13. Darling, how dare you! Most of the illustrious King's Hedges Ward is swathed in a road that is 45 years old! We are highly historical! Any more of this 'It's Arbury really' stuff and I'll send the King's Hedges Ward city councillors round with a booklet on Feminism, a booklet on Climate Change, a booklet on humanism, a booklet on why naming council wards after highways is lovely and why King's Hedges is a much nicer name than Arbury, and a booklet on why you are a thoroughly nasty person who takes up too much oxygen from our beloved King's Hedges. All hail King's Hedges! Down on your knees! On the glorious day... Don't worry. I joke. Love and kisses. xx

    1. Ooh, dear! We tremble! :)

  14. Residents clearly identified with the area being North Arbury and many still do and the writings of people who knew the district in rural times also identify it as Arbury, like your Mr Cardinal and his 'The Arbury' memoires from the early 80's. But the Council really didn't, and doesn't, give a fig about such things as history or community identification - they've been picking away at Arbury virtually since it was built, and the ring road was always envisaged which should have been called Arbury something. It would be better if councillors didn't make themselves out to be so 'of the people' because so many aren't. There is a manorial feel to it all and they dictate, whatever history or public feeling says, in the less affluent areas of Cambridge that is. But if anybody tried to rename old neighbourhoods where THEIR forebears lived, I feel the majority of 'our' councillors would be up in arms. However, whatever the Council dictates, history cannot be rewritten.

  15. It's quite exciting as things fall into place in what has become rather a broad and straggling area. Once you remove that strange Council creation, King's Hedges Ward, Arbury makes as much sense historically as Chesterton. Well done! Keep peeling back those layers of time.

    1. I never liked the King's Hedges name much, it sounds snobbish and formal but the hunting and motorway links make it much worse.

    2. 'Kings Hedges Ward' councillors do recognise North Arbury and are interested in the history of the Arbury. They didn't create the 'ward' thing.

    3. We were in touch with a Councillor Martin Smart - who took the trouble to reply to us and was very aware of the Arbury - and Alex Collis, of course, fully recognises North Arbury. The confusion arrived because King's Hedges estate was part of North Arbury, near KH Road, then the Council tried to rename the entire estate King's Hedges Estate, via the electoral ward. To some, this seemed a good idea (anything but Arbury!), but to most of us who know the area, it's bunk. Electoral wards are one thing, historical districts another. And ditching historic names for 'rebranding' is a shallow and futile exercise. North Arbury was a hub of great community initiatives - the name is nothing to be ashamed of.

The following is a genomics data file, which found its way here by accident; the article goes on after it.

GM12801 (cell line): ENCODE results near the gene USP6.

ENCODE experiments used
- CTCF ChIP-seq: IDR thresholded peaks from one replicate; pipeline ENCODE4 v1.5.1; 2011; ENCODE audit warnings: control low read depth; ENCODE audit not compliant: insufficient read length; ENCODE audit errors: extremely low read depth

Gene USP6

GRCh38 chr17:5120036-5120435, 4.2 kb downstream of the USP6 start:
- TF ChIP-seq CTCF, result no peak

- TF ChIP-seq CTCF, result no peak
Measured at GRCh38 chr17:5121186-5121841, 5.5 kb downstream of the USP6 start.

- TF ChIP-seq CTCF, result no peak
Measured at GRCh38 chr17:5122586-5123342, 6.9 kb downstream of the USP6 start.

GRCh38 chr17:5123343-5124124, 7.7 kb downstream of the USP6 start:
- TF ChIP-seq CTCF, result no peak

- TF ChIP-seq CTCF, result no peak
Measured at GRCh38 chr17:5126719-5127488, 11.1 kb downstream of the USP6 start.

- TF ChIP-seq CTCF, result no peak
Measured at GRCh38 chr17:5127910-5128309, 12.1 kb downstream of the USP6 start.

4. I find the history of Kings Hedges enjoyably gruesome. Imagine trudging through the woods and seeing the king's hedges of the hunting warren, silhouetted against the sky, and hearing the screams of a wild boar being gored by hunters in there. And the modern highway extension with all those cars! Kings Hedges is like the local anti-hero as a name, compared to Arbury and its ancient settlement. Kings Hedges is Skeletor to He-Man.

  16. 'The working class people of Arbury know exactly where Arbury is/was and that's why I enjoy your blog so much. I like history, not twee names with dark histories prompted by Council dictates. Arbury is a people's republic in its way!'

  17. It's not only the original northern part of historic Arbury that has fallen into Kings Hedges Ward. It continues to spread illogically. I live in Scarsdale Close, off Green End Road, in East Chesterton. That's now been changed to Kings Hedges. What is it with the Council pushing that horrible name? I don't like blood sports - and never have!

  18. North Arbury gave people something to research which made sense. That's how they did the Arbury stuff in the early 1980s. There's some terrible pip squeaks around who think King's Hedges sounds grander, but it's groundless in that area and about blood sports and the aristocracy anyway. Trying to sink the Arbury name is a bad move. Look at the Cambridge City crime stats and King's Hedges Ward is the worst. Submerging the rightful name did zilch and just took away something positive which should of been defended.